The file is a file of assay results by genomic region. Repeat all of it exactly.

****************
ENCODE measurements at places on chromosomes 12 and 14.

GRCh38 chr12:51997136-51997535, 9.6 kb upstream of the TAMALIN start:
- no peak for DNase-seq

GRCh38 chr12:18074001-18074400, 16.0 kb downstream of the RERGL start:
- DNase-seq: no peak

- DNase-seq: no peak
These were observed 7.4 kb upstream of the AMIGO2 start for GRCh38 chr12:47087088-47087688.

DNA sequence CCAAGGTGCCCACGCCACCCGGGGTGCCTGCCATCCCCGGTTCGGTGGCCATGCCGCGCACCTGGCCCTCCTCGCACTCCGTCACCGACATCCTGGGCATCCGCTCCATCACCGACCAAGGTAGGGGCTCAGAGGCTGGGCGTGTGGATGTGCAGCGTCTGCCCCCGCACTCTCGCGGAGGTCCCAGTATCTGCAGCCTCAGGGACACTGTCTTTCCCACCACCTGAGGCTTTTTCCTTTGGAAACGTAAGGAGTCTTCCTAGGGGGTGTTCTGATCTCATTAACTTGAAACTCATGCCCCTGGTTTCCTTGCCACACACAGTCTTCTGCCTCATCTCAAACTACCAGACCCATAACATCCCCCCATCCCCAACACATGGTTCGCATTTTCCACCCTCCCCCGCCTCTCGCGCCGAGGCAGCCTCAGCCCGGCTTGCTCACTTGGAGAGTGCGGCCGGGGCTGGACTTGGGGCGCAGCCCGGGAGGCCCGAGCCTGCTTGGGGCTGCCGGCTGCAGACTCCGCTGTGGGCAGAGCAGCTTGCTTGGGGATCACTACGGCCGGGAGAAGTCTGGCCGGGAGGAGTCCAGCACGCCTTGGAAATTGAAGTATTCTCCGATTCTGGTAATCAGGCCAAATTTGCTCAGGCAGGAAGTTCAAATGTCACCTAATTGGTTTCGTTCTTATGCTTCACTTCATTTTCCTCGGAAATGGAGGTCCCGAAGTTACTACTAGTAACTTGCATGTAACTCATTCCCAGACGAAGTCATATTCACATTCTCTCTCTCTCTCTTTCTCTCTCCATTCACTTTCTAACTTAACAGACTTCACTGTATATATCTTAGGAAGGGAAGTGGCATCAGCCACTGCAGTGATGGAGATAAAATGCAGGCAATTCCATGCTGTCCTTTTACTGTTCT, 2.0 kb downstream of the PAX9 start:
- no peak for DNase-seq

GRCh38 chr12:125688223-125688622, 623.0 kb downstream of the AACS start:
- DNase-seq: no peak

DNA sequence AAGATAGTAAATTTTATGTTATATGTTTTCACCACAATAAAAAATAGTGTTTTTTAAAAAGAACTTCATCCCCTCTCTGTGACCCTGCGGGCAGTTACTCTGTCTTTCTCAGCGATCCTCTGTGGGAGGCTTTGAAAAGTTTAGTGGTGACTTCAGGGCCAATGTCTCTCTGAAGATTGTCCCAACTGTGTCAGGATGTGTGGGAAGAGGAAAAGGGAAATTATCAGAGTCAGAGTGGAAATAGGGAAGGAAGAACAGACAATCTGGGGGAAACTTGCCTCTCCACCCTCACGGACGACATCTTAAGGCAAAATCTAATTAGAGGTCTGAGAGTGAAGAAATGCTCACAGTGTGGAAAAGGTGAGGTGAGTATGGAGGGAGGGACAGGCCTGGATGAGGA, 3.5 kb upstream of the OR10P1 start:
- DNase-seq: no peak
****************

ENCODE measurements at places on chromosomes 12 and 14.

GRCh38 chr12:51997136-51997535, 9.6 kb upstream of the TAMALIN start:
- no peak for DNase-seq

GRCh38 chr12:18074001-18074400, 16.0 kb downstream of the RERGL start:
- DNase-seq: no peak

- DNase-seq: no peak
These were observed 7.4 kb upstream of the AMIGO2 start for GRCh38 chr12:47087088-47087688.

DNA sequence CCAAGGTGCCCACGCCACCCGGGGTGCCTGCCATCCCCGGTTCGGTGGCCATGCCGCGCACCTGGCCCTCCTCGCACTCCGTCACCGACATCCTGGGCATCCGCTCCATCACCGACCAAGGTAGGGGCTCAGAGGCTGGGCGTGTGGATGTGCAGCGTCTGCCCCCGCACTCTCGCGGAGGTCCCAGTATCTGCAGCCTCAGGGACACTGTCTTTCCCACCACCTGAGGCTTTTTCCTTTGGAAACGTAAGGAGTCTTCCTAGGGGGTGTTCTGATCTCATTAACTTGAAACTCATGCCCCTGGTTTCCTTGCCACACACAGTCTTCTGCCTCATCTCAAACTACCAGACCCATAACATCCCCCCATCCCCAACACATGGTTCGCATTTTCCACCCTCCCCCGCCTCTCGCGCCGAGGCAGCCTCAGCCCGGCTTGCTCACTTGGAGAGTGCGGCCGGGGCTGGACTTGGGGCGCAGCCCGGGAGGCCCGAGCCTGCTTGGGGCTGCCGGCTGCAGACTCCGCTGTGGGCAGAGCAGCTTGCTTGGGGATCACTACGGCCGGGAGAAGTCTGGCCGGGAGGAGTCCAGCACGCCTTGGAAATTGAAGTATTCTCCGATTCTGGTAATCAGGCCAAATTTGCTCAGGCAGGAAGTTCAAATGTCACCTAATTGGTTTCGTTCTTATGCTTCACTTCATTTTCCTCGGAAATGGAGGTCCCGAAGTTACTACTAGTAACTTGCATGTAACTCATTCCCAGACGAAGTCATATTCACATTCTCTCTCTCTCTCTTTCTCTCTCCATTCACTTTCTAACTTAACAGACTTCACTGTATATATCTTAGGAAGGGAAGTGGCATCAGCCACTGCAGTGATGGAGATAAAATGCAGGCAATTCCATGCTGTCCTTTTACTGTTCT, 2.0 kb downstream of the PAX9 start:
- no peak for DNase-seq

GRCh38 chr12:125688223-125688622, 623.0 kb downstream of the AACS start:
- DNase-seq: no peak

DNA sequence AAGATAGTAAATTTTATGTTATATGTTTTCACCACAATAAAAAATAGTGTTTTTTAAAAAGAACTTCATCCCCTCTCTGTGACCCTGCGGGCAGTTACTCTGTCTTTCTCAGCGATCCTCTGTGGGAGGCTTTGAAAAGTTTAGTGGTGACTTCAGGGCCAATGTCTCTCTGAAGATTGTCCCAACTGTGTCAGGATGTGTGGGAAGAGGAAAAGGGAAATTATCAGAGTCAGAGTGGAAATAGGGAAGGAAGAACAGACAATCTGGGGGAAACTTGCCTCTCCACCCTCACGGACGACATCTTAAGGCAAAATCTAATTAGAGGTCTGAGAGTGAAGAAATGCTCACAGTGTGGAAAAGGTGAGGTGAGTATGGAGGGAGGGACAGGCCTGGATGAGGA, 3.5 kb upstream of the OR10P1 start:
- DNase-seq: no peak